In terms of gaining experience, there is nothing that will bring you up to speed more quickly than a tour through a plant. It is the one place where you can view product at various stages of development, seeing, hearing, and smelling it as it moves from one station to the next. Any notion you may have had that the raw materials are slid into one end of a sparkling automated conveyorized unit to emerge at the other end as shiny new circuit boards will quickly leave you; you will see instead that a lot of the steps still involve a high degree of human oversight and interaction. Hopefully this will help you to understand why it is always best to design your products as close to standard as you can, whenever it’s possible to do so.
If you cannot find a plant nearby, or if they are not able to provide a tour, check out some of the video presentations available online. Although you will miss the sights and sounds of a live visit, it is sometimes a bit easier with video to follow what’s going on, and to grasp how one step leads to the next. In a physical building, it is not always possible to arrange departments so that they follow the production sequence. Instead, various departments are set up as space or infrastructure evolves; the trip that the product makes tends to zig-zag through the building in a less-than-100% rational sequence, making it difficult to tell what’s going on. A good promotional or educational video, on the other hand, will present the process using a start-to-finish sequence that demonstrates clearly how each step affects the next. It’s also possible while viewing on YouTube and some other platforms to use the viewer’s tools to slow down the footage for a more prolonged look. Importantly, too, you have the ability to view a video as many times as you can stand to watch it, whereas a busy plant manager will be obliged to escort your group to the exit after an hour or so.
Aside from plant tours and their video equivalent, familiarize yourself with the standards published by IPC, the industry standards organization. They publish comprehensive specifications, covering everything from design to final inspection. These specifications are not inexpensive, but if you are committed to a career designing PCBs, you owe it to yourself to eventually invest in at least a digital copy of design guide (2221 for rigid PCBs, 2223 for flex) and another for acceptability (6012 for rigid, 6013 for flex.) If you are already working for a company that designs PCBs, then most likely they belong to IPC and may have some or all of the specifications.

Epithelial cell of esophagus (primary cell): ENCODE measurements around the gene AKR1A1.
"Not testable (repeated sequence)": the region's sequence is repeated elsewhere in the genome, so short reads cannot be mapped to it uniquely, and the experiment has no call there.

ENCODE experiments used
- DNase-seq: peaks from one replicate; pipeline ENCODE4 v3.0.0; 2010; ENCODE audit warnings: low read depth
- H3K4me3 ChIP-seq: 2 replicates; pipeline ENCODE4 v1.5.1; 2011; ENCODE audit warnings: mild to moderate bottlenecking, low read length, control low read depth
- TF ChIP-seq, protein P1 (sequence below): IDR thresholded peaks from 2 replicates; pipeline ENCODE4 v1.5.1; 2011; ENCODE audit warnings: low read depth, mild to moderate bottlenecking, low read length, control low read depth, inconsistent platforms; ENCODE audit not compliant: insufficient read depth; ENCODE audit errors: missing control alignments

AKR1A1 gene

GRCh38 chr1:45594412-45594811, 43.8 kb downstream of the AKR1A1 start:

Besides IPC publications, the Coombs book is an excellent source for detailed information on materials and processing and is well worth the investment. There are other guides available, from hobbyist to specialist. These are listed below, as individual book reviews are beyond the scope of this article.
Design Rules and Understanding What Comes Standard
Having learned the basics of the production cycle, you now need to understand the rules of the game. If you’re using CAD software to generate your PCB files, you need to learn the design rules for the features you’ll use in your design, so you can produce clean, buildable files.
Most fabricators maintain published design rules on their company website. These cover rules for trace width, copper-to-copper spacing, minimum drillable hole diameter, maximum or preferred PCB outline size, etc. If you read a few of these, you will see that in most cases the values are very similar from one supplier to the next. You may also notice that many sites list multiple sets of rules, because process limits are driven by your design’s copper weight.
Many fabricators will further divide their capabilities into two categories. One will be for “standard” rules, while the other will be designated “special” or “advanced.” Whenever possible, use the standard set, and configure your CAD program so that your layout does not stray outside these rules except in cases where there is no other way to meet your design intent. Use of advanced values when they are not required is a big cost driver and can even render your board unbuildable.
Pay attention to materials and tools as well. Find out what material products your supplier stocks and use them, or write your material specification to match the properties of the products they use. Special order material is extremely costly, especially for prototypes and small volume production.
Learn the standard rules for operations like solder mask application, plating thicknesses, PCB thickness, and mechanical tolerances. Whenever possible, simply default to IPC’s commercial standard (Class 2/Commercial). Doing so will save you time that would otherwise be wasted making redundant callouts. Any qualified participant in the manufacturing process understands what the IPC standards say and how to meet them, so calling out the spec is a form of shorthand upon which all of the participants can agree.
Understanding tools is important. Small drill bits can reduce the efficiency of the drilling cycle. They are brittle and prone to breakage and cannot drill as deep as larger bits. They force the fabricator to reduce the number of panels that can be stacked together which increases cycle time and adds cost. Small routing tools have the same problems. Below a .062” bit, routing can become another bottleneck as long cycles tie up machine time. Ask questions so that you can understand the points at which production becomes more difficult. Try to get a feel for times when you may be getting close to one or more limits and see what your fabricator can suggest. Often there is another approach which will work for your product and will improve the fabricator’s yield.